Forms of Control in Marriage

One of the easiest ways to destroy a marriage is for one to attempt to control his/her spouse – or for both partners to try to control each other. Yet, the problem of power and control is one of the hidden issues that affect a great number of relationships. Forms of control often exist without the couple even becoming aware of what is happening. This is because control takes many subtle forms.  Furthermore, most people have little insight regarding their propensity to be a controller.  Unfortunately, there are several attitudes and behaviors adopted by many that are aimed at controlling their mate – whether they realize it or not.

Below is a partial list of common ways that spouses use in an attempt to control one another – whether consciously or unconsciously. [See related article for the rest of the list.]  It is suggested that you read each description carefully and evaluate your personal inclinations. Examine your intentions and motivations closely and commit yourself to cease any controlling tendencies you may discover.

Persistence generally takes the form of repeatedly begging, insisting, expressing one’s expectations or demands. The objective is to wear down one’s spouse until they give in. This can play out similar to a child who repeatedly his parent until he gets what he wants.

Nagging is making demands in a griping or complaining fashion. It is similar to persistence with the added characteristic that it virtually always takes a very negative tone. The goal is also to wear one’s partner down – but it does so specifically by annoying or irritating until he/she finally caves.

Avoidance usually takes the form of physical or emotional distance. This can include withdrawing one’s self by refusing meaningful communication, being emotionally unavailable, or even physically evading one’s mate. A common form of avoidance is utilizing the silent treatment.

Passive-aggression is similar to avoidance in many ways. However, it is generally marked by specific behaviors including: apathy, procrastinating, stubbornness, creating chaos, sulking, obstructing reconciliation, and so forth. All of these are marked by negative yet passive, disavowed resistance to interpersonal situations in the relationship.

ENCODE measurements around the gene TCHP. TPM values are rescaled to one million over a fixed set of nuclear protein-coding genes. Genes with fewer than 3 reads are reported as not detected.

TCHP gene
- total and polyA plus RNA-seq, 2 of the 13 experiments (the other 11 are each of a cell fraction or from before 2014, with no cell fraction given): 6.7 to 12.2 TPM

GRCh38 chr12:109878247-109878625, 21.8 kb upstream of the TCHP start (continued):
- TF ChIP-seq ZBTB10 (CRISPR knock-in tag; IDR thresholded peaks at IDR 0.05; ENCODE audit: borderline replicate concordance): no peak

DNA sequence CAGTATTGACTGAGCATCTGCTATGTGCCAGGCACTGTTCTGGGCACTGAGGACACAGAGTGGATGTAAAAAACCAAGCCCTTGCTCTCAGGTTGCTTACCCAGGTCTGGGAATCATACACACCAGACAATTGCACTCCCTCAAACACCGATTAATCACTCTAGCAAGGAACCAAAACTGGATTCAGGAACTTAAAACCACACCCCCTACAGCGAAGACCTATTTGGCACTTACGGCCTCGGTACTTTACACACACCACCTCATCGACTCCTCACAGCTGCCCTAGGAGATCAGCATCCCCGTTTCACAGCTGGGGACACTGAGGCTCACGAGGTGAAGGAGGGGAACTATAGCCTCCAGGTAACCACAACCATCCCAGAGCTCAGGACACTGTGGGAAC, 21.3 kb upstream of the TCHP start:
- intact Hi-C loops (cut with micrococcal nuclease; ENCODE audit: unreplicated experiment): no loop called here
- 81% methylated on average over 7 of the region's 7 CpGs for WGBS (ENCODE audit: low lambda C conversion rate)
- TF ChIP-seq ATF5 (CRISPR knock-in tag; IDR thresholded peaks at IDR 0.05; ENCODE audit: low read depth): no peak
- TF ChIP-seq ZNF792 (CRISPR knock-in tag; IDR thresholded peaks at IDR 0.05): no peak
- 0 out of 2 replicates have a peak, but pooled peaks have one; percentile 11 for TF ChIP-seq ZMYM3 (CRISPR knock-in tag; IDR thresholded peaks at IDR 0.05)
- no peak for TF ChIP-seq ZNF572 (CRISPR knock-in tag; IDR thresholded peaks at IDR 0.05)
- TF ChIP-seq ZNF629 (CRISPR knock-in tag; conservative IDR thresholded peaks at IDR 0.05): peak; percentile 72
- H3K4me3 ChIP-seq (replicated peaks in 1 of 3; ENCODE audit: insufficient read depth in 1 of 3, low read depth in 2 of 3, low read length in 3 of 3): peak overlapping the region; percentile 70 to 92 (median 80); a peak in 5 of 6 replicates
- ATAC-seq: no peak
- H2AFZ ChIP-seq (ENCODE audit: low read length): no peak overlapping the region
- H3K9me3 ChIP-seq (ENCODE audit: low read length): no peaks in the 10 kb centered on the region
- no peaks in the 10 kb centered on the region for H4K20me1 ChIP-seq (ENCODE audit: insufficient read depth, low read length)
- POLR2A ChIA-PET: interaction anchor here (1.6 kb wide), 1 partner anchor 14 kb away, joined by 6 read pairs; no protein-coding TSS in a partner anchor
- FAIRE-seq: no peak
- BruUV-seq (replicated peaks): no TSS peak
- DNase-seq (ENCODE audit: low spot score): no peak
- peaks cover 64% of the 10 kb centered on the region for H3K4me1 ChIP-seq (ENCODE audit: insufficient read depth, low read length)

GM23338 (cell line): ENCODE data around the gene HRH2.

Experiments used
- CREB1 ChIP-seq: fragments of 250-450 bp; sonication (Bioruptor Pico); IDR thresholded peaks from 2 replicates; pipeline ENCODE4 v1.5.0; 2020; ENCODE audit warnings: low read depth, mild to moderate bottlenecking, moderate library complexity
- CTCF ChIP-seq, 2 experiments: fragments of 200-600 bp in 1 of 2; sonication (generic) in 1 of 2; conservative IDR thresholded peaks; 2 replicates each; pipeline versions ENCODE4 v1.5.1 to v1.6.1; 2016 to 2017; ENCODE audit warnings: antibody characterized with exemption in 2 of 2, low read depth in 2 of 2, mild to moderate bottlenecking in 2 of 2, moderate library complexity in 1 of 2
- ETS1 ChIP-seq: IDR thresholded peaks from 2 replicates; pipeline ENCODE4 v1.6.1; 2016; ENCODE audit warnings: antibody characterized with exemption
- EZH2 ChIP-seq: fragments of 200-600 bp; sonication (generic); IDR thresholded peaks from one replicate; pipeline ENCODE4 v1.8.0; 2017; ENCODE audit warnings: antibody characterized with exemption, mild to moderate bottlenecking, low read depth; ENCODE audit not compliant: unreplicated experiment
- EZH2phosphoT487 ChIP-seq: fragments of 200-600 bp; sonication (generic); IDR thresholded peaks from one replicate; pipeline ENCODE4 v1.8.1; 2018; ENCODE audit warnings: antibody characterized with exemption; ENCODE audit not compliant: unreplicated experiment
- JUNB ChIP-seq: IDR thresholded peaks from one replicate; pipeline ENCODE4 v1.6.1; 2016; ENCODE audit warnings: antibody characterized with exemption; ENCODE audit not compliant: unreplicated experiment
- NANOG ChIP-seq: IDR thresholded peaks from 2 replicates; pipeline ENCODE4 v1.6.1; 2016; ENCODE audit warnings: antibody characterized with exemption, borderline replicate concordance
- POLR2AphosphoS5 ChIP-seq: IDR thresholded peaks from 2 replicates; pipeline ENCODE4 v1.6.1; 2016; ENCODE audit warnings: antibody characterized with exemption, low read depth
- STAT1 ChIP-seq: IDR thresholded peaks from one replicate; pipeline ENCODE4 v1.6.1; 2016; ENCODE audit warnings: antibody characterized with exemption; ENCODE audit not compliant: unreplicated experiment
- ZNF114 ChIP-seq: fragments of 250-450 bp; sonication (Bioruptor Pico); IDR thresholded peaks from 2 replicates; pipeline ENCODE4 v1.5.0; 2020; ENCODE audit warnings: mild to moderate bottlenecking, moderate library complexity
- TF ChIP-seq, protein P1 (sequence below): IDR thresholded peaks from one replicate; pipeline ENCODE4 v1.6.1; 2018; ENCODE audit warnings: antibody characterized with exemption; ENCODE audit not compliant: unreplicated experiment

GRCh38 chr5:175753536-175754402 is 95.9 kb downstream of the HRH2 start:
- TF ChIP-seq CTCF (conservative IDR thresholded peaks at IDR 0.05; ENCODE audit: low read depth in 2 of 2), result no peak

Punishment typically takes two forms. The first is withholding something that one’s spouse needs or upon which they have come to depend. This can include sex, fulfilling duties/responsibilities (i.e. household chores), favors, and so forth. The second form is inflicting something negative or hurtful upon one’s mate. This can include intentionally arranging circumstances to make their household duties more difficult, and so forth.

Withholding love can be a form of punishment. This takes place when a spouse denies affection, intimacy, closeness, kindness, and so forth. It deserves special mention because it is a particularly destructive. Affection is a genuine need that we have as human beings. When it is withheld this can put extreme pressure on a person to conform to the wishes – but at a cost to the relationship.

Rewarding generally takes the form of providing gifts and favors in an effort to control. Of course, there is nothing wrong with gifts and favors. These are a positive thing if done with the right motivation. Rewarding, however, becomes a form of control if the intent is to manipulate. Sometimes rewarding is done as a type of appeasement in conjunction with intimidation, punishment, or other methods of control.

[See related article for the rest of the list.]
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